Written by Joseph P. Heenan
The first appearance of the title “Chaplain” of the Philadelphia Friendly Sons of St. Patrick appears at the anniversary dinner of March 17, 1807 and was assigned to Reverend Matthew Carr, D. D., O. S. A.,
After his arrival he was stationed at St. Joseph’s Church, Wiling’s Alley, where he officiated as pastor of St. Joseph Church (first Catholic Church founded in Philadelphia), St. Mary Church (second Catholic Church and first Cathedral founded in Philadelphia) and St. Augustine Church (the original St Augustine housed the Liberty Bell’s “Sister Bell”; the church was burned down in the anti-Catholic Philadelphia Nativist Riots on May 8, 1844). He was Vicar-General of Eastern Pennsylvania and New Jersey under the first Catholic Bishop in the United States, Right-Reverend John Carroll, of Baltimore, Md., from 1799 to 1803. Father Carr was an eminent and useful citizen of Philadelphia. He was a musician and orator, and learned in sacred and profane literature. He was the founder of St. Augustine’s Academy, on Crown Street, one of the earliest boarding schools or colleges in the United States, and was one of the teachers from 1810 to 1814. He was also the founder and first pastor of St. Augustine’s Church, Fourth Street, above Race. In 1814, when Philadelphia was threatened with invasion by the British fleet, Father Carr was one of those who aided in raising fortifications at Red Bank to resist them. After a long life of activity and usefulness, he died September 29, 1820, respected by all who knew him, and was buried in the Vault at St. Augustine’s Church. Dr. Carr took an active interest in the Society and served as one of its “Chaplains” in 1797, 1807, 1818 and 1819. When Reverend Matthew Carr, O.S.A. (1755-1820) began the Augustinian community in Philadelphia he did more than just create St. Augustine’s Church. Father Carr also had the goal to provide education for young men where the classical sciences would be taught alongside instruction in Holy Faith. St. Augustine’s Academy was a boys’ school that opened on the grounds of the church in 1811, and that was where the roots of Villanova University were planted.
Reverend Michael Hurley, O.S.A. was ” Chaplain ” of the Society, 1809-1813. Rev. Hurley studied at Viterbo among the Augustinians, was ordained there, returned to the United States and was stationed in Philadelphia as curate of St. Augustine’s Church under Dr. Carr. His first ministration of baptism, as per church registries, appears September 26, 1803; first marriage, December 22, 1803. This was at St. Augustine’s Church. He also ministered at St. Joseph’s Church, Willing’s Alley. In 1807 he was Secretary of the Board of Trustees of St. Mary’s Church, and in the same year was one of the main supports of St. Joseph’s Orphan Asylum. He got the Sisters of Charity from Mother Seton to take charge of this asylum. He was connected with St. Augustine’s Academy on Fourth Street, a literary and ecclesiastical institution, which received pupils to be educated in arts and sciences.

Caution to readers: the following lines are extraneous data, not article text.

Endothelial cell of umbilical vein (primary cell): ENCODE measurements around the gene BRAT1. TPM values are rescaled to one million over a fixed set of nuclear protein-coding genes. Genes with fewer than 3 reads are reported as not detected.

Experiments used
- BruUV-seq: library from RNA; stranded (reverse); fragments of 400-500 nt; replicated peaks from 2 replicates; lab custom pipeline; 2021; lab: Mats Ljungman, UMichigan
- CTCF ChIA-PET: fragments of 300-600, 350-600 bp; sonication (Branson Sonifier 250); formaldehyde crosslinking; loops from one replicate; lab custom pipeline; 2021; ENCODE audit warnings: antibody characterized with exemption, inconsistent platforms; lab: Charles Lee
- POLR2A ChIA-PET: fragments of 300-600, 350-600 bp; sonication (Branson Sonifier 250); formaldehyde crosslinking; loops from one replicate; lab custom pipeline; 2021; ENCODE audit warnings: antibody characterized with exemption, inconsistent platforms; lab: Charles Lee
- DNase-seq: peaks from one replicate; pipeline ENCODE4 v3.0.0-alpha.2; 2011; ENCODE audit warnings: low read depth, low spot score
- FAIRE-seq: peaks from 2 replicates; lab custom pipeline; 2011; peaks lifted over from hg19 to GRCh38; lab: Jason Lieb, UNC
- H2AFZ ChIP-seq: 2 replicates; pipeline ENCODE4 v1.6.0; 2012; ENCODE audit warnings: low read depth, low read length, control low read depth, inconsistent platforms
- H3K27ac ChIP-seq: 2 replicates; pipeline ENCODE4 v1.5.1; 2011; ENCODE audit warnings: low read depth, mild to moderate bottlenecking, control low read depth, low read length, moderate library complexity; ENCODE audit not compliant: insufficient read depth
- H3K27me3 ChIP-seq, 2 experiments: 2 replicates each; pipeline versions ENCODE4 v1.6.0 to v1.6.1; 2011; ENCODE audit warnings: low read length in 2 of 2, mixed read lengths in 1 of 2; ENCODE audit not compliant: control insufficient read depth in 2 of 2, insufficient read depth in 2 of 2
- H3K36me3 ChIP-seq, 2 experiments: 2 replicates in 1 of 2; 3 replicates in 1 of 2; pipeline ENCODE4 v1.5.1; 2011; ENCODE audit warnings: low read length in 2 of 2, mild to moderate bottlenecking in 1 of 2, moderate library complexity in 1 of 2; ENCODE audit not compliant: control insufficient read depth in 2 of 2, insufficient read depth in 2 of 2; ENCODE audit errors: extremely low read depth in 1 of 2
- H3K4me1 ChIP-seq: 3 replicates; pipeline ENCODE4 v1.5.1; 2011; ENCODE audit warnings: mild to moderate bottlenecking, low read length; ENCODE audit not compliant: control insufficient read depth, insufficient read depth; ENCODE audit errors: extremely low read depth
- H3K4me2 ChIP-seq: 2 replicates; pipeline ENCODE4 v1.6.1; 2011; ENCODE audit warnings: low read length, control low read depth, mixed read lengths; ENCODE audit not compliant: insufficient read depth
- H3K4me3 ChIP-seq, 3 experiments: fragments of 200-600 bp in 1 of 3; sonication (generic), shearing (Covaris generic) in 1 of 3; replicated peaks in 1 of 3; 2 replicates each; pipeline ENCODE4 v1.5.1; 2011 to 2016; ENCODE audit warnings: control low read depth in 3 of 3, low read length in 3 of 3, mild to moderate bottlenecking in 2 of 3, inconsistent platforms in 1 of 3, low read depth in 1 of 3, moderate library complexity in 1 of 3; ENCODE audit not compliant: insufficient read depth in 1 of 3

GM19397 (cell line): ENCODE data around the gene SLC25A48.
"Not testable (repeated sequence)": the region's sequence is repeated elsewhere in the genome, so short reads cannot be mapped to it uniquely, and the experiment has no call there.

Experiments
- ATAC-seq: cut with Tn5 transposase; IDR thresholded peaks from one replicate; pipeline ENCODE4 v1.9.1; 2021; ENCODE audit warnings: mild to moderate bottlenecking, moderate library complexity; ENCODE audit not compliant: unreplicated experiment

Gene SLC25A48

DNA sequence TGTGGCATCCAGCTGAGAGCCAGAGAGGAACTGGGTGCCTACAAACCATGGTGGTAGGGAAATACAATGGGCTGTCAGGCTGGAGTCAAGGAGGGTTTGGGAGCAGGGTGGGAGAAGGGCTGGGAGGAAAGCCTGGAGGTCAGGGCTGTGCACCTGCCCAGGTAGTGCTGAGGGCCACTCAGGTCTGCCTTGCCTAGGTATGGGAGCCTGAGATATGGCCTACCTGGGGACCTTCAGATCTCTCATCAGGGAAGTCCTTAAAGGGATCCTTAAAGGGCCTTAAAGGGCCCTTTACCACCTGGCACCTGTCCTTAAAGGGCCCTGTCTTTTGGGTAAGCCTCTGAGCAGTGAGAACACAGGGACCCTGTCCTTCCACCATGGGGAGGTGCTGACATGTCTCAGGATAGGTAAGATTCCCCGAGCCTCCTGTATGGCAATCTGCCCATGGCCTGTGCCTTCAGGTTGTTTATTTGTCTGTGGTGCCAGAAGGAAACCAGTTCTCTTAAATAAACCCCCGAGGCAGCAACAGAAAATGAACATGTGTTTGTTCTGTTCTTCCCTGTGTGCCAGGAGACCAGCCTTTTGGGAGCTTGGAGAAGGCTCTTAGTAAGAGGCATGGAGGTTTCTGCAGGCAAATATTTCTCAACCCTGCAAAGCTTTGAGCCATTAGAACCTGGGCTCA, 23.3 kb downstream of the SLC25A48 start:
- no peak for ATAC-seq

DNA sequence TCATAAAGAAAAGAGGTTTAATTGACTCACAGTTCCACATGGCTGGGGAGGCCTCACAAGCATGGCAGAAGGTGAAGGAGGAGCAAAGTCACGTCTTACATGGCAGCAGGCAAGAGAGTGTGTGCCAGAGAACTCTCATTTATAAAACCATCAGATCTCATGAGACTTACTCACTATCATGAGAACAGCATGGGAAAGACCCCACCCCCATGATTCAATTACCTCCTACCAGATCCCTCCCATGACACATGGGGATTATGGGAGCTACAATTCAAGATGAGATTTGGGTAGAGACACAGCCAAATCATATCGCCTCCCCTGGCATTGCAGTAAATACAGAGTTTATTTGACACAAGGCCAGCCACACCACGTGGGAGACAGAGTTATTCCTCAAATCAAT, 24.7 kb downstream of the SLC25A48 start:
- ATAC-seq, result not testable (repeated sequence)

He is not known to have published any books, as nearly all the church records of St. Augustine’s were destroyed or lost during the riots of 1844.
During the Cholera of 1832 Dr. Hurley turned the convent and schools of St. Augustine’s into a hospital, with the Sisters of Charity as nurses, they had 370 patients, of who 63 were Catholics. Dr. Hurley died May 14, 1837, at St. Augustine’s convent on Crown Street, and was buried in the vault at St. Augustine’s reserved for members of his Order. He was 56 years of age.
On March 17, 1818, we find Rev. Dr. Carr and Rev. Dr. Potts named as chaplains.
Rev. George Charles Potts, D. D., Emigrated from Ireland towards the close of the last century. He had been a licentiate of the Presbytery of New Castle, Delaware when he was then ordained and installed as the first pastor of
The Fourth Presbyterian Church of Philadelphia, May 22, 1800. This church had been founded by a score of Irishmen in June, of 1799.
Rev. Dr. Potts was an active member of the Hibernian Society,
On March 17, 1827, the Chaplains selected were Reverend Dr. George C. Potts and Reverend Dr. Samuel B. Wylie.
Rev. Samuel Brown Wylie, D. D., was born May 21, 1773, at Moylarg, near Ballymena, County Antrim, Ireland, came to United States (New Castle, Del. in October 18, 1797, and settled in Philadelphia, October 31. 1797. he was a teacher in a private academy in Philadelphia, and afterwards was Professor of Theology in the Theological Seminary of the Reformed Presbyterian Church. He was also Professor of Languages in the University of Pennsylvania, and Vice-Provost and Emeritus Professor of that institution. He wrote “Two Sons of Oil”, “Covenanting”, ” Greek Grammar”, “Life of Dr. Alexander McLeod”, and contributed to numerous papers and periodicals. He died October 13, 1852, and was buried in Woodlands cemetery. He was pastor of the First Reformed Presbyterian Church for many years. (See also Rev. John Chambers)
On March 17, 1835, three chaplains were elected,
Rev. George C. Potts, Rev. Samuel B. Wylie and Rev. John Hughes.
Rev. John Hughes would go on to be referred to as “Dagger John”.
The old chaplains were re-elected on March 17, 1838, excepting that